Xerxes, I read, 'halted his unwieldy army for days that he might contemplate to his satisfaction' the beauty of a single sycamore. You are Xerxes in Persia. Your army spreads on a vast and arid peneplain... you call to you all your sad captains, and give the order to halt. You have seen the tree with the lights in it, haven't you? You must have. Xerxes buffeted on a plain, ambition drained in a puff. Your men are bewildered... there is nothing to catch the eye in this flatness, nothing but a hollow, hammering sky, a waste of sedge in the lee of windblown rocks, a meager ribbon of scrub willow tracing a slumbering watercourse... and that sycamore. You saw it; you will stand rapt and mute, exalted, remembering or not remembering over a period of days to shade your head with your robe. 'He had its form wrought upon a medal of gold to help him remember it the rest of his life.' We all ought to have a goldsmith following us around. But it goes without saying, doesn't it, Xerxes, that no gold medal worn around your neck will bring back the glad hour, keep those lights kindled so long as you live, forever present? Pascal saw it; he grabbed pen and paper and scrawled the one word, and wore it sewn in his shirt the rest of his life. I don't know what Pascal saw. I saw a cedar. Xerxes saw a sycamore.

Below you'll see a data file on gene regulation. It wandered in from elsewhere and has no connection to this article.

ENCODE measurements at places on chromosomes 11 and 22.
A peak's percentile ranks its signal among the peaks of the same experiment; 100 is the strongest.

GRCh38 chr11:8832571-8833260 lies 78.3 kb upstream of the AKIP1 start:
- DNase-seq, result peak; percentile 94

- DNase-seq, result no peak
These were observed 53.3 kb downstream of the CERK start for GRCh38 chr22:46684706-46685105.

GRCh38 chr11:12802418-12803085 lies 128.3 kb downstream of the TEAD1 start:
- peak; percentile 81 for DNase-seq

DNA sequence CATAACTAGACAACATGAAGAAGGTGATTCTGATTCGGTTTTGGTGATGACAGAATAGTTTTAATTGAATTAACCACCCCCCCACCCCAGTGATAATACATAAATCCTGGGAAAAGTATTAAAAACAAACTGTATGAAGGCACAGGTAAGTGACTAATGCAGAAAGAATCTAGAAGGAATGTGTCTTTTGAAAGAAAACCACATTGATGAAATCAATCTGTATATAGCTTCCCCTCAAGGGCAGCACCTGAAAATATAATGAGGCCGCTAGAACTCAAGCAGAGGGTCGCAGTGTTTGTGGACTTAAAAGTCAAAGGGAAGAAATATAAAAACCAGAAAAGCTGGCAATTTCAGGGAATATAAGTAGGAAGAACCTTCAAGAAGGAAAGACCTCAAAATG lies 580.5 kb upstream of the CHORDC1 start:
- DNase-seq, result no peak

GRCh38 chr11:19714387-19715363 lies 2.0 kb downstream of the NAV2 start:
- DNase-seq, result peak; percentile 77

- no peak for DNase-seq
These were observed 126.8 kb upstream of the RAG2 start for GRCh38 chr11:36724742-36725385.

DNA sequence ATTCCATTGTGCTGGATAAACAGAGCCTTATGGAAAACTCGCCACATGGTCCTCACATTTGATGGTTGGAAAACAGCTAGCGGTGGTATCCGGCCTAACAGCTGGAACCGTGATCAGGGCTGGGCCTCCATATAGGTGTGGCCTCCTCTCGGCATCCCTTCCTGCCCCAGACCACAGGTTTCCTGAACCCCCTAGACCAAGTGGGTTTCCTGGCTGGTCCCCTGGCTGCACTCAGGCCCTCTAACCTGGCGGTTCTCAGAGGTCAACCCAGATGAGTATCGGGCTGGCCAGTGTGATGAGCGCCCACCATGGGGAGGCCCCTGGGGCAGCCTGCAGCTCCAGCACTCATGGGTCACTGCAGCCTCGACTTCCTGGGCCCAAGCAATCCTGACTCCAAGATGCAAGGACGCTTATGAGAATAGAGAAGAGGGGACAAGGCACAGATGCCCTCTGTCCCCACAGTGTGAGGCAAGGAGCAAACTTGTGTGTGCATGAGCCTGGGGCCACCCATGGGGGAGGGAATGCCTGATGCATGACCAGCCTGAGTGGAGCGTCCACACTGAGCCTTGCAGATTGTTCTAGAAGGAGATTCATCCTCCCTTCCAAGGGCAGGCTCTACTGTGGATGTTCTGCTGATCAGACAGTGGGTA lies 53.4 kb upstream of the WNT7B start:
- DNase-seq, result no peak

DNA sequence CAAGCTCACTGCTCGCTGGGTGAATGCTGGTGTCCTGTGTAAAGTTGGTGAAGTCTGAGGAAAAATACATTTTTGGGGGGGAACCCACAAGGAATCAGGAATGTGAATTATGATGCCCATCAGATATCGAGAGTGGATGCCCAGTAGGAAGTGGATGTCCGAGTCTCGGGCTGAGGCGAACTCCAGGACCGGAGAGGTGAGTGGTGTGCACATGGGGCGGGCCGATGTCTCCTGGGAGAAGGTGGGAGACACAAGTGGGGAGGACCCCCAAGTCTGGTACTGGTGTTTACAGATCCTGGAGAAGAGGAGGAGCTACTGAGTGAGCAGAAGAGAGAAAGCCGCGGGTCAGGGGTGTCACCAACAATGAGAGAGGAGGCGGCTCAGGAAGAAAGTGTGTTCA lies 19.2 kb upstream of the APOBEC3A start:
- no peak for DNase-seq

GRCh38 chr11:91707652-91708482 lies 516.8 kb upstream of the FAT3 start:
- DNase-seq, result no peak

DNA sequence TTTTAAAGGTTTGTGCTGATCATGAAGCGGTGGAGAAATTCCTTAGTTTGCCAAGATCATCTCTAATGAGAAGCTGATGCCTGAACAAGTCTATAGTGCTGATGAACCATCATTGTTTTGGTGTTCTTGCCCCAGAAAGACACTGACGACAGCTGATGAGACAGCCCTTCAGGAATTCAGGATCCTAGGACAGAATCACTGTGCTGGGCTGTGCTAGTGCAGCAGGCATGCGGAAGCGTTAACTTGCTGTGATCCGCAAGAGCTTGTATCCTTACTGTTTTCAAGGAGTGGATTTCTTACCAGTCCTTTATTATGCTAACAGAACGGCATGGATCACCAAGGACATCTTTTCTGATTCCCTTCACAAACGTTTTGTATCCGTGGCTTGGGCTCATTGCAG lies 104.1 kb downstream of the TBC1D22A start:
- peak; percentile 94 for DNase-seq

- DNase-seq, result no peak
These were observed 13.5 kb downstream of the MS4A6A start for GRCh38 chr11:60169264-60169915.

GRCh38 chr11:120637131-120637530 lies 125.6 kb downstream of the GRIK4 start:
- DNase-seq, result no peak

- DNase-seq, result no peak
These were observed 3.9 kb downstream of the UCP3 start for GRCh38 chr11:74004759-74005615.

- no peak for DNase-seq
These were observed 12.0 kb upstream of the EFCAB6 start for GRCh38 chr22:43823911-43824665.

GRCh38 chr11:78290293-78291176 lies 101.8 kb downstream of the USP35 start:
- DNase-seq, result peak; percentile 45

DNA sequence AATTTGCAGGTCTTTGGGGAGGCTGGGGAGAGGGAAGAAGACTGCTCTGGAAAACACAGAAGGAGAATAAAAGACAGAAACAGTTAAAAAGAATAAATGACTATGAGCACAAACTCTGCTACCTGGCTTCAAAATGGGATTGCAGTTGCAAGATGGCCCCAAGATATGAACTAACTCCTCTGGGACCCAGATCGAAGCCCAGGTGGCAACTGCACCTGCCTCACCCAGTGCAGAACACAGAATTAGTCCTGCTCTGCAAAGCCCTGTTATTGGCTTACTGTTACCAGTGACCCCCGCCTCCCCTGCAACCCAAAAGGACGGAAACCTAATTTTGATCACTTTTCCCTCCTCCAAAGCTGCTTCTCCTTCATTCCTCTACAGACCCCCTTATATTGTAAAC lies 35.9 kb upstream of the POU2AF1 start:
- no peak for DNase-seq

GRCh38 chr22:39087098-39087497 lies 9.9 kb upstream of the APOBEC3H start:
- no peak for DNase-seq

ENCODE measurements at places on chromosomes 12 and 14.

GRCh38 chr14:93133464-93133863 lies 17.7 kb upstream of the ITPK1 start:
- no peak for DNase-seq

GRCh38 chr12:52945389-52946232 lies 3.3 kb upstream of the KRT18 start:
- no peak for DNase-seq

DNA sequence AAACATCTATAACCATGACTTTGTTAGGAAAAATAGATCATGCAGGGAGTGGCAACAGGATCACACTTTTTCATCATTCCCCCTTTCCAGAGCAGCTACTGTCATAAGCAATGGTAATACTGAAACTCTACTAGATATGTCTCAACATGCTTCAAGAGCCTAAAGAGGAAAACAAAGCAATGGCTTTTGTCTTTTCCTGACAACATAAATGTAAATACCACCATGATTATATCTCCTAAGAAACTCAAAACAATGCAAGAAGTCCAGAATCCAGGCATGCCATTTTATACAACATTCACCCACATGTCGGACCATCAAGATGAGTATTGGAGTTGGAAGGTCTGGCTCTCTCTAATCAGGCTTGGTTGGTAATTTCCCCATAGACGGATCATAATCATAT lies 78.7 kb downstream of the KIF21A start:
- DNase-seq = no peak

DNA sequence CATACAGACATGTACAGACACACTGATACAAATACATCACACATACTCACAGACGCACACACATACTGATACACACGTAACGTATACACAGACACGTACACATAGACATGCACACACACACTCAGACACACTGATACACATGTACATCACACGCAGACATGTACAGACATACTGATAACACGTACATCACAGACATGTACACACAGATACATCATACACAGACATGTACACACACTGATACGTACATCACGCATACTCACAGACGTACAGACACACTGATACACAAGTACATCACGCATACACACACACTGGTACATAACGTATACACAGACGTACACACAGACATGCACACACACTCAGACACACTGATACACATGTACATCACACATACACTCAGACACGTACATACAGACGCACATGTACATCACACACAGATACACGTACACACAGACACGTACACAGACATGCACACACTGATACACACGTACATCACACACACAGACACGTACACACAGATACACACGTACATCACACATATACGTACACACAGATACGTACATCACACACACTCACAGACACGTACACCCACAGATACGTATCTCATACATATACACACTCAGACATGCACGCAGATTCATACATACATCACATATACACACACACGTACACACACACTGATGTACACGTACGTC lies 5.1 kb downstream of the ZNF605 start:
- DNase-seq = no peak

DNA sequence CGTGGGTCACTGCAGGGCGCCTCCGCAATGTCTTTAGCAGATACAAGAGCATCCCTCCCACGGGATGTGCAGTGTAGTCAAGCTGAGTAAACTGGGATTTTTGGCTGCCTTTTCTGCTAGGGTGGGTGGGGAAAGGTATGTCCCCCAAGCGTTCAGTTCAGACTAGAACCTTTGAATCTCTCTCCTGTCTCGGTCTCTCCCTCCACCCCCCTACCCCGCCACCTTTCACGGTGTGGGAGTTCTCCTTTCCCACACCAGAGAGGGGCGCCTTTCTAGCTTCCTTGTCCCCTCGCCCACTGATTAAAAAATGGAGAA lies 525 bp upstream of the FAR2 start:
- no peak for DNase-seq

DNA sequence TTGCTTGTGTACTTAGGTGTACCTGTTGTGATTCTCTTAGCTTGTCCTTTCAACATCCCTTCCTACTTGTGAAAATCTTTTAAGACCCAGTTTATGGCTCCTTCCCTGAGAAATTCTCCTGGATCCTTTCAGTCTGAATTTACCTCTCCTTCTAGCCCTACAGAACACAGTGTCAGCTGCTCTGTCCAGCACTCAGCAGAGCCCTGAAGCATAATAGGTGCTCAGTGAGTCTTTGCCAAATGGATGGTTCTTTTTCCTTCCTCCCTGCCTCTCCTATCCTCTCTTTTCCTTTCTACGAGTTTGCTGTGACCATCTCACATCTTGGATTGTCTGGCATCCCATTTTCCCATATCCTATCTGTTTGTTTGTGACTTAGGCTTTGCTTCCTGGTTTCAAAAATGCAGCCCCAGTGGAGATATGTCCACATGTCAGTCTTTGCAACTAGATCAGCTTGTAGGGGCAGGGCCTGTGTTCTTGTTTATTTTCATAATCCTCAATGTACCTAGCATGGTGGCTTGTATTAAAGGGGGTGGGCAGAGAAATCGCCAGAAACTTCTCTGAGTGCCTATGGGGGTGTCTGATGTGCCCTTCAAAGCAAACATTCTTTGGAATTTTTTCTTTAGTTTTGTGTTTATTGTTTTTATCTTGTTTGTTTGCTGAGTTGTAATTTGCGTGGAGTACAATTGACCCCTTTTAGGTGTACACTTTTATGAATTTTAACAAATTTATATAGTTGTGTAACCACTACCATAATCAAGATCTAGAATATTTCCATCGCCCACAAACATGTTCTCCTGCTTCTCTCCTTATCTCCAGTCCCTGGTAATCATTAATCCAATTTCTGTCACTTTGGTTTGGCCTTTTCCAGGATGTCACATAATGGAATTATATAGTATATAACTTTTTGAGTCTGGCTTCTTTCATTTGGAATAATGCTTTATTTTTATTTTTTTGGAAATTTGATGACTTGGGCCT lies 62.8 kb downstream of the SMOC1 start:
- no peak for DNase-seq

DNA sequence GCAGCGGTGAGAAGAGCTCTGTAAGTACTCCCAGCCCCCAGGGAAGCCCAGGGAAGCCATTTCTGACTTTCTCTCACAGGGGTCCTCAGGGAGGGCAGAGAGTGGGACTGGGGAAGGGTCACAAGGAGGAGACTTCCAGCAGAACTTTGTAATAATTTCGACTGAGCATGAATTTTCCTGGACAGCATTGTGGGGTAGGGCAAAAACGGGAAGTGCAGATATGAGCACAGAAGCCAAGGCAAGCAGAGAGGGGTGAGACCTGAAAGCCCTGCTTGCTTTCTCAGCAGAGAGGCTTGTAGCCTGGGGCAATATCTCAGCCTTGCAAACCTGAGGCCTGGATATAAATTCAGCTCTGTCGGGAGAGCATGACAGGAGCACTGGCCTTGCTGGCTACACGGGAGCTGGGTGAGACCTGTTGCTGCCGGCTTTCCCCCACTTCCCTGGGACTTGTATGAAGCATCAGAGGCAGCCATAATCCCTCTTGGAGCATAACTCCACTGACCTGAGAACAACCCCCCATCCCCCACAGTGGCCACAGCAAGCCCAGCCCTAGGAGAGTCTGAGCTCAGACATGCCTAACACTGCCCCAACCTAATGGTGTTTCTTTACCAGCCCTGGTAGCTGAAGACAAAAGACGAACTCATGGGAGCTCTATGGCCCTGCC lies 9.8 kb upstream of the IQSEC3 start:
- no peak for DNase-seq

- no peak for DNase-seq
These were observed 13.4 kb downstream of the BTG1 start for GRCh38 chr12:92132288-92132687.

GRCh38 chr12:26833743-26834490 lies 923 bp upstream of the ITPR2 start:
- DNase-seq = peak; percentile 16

On the doorstep Adele met Tony Limpsfield. She hurried him into her motor, and told the chauffeur not to drive on. "News!" she said. "Lucia's going to have a lover." "No!" said Tony in the Riseholme manner "But I tell you she is. He's with her now." "They won't want me then, " said Tony. "And yet she asked me to come at half-past five." "Nonsense, my dear. They will want you, both of them... Oh Tony, don't you see? It's a stunt." Tony assumed the rapt expression of Luciaphils receiving intelligence. "Tell me all about it, " he said. "I'm sure I'm right, " said she. "Her poppet came in just now, and she held his hand as women do, and made him draw his chair up to her, and said he scolded her. I'm not sure that he knows yet. But I saw that he guessed something was up. I wonder if he's clever enough to do it properly... I wish she had chosen you, Tony, you'd have done it perfectly. They have got-don't you understand?-to have the appearance of being lovers, everyone must think they are lovers, while all the time there's nothing at all of any sort in it. It's a stunt: it's a play: it's a glory." "But perhaps there is something in it, " said Tony. "I really think I had better not go in." "Tony, trust me. Lucia has no more idea of keeping a real lover than of keeping a chimpanzee. She's as chaste as snow, a kiss would scorch her. Besides, she hasn't time. She asked Stephen there in order to show him to me, and to show him to you. It's the most wonderful plan; and it's wonderful of me to have understood it so quickly. You must go in: there's nothing private of any kind: indeed, she thirsts for publicity." Her confidence inspired confidence, and Tony was naturally consumed with curiosity. He got out, told Adele's chauffeur to drive on, and went upstairs. Stephen was no longer sitting in the chair next to Lucia, but on the sofa at the other side of the tea-table. This rather looked as if Adele was right: it was consistent anyhow with their being lovers in public, but certainly not lovers in private. "Dear Lord Tony, " said Lucia-this appellation was a halfway house between Lord Limpsfield and Tony, and she left out the "Lord" except to him-"how nice of you to drop in. You have just missed Adele. Stephen, you know Lord Limpsfield?" Lucia gave him his tea, and presently getting up, reseated herself negligently on the sofa beside Stephen. She was a shade too close at first, and edged slightly away. "Wonderful play of Tchekov's the other day, " she said. "Such a strange, unhappy atmosphere. We came out, didn't we, Stephen, feeling as if we had been in some remote dream. I saw you there, Lord Tony, with Adele who had been lunching with me." Tony knew that: was not that the birthday of the Luciaphils?